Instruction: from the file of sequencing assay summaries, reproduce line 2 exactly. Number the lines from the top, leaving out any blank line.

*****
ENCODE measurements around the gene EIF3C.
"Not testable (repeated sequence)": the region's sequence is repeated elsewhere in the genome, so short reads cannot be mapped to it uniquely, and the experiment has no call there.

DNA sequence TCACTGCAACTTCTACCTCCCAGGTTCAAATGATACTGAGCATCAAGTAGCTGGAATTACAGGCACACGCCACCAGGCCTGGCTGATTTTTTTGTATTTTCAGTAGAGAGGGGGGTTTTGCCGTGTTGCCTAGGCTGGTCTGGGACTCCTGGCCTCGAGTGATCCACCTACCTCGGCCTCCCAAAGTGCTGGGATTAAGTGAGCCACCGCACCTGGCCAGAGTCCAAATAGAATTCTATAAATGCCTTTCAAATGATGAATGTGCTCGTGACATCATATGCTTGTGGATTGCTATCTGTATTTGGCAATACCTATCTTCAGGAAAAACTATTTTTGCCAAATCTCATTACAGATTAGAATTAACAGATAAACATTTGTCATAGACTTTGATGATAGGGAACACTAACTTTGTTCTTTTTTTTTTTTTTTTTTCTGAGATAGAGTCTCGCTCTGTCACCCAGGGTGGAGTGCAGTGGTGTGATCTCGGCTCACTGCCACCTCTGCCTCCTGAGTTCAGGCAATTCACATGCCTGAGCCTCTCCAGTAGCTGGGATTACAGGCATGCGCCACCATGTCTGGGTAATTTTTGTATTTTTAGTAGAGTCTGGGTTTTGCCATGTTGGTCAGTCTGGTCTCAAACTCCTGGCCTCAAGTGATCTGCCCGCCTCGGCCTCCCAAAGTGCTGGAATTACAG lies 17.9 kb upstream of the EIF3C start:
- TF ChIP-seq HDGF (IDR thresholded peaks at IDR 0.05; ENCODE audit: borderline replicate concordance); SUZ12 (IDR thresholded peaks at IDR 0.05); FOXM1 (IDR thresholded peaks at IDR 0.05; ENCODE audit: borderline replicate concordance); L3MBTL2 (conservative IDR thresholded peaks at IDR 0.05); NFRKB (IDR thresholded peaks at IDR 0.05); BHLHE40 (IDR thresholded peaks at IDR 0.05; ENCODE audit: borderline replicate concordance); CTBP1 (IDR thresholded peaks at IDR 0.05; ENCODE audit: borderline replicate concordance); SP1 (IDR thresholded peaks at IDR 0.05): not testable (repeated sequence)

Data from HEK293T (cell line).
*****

"Not testable (repeated sequence)": the region's sequence is repeated elsewhere in the genome, so short reads cannot be mapped to it uniquely, and the experiment has no call there.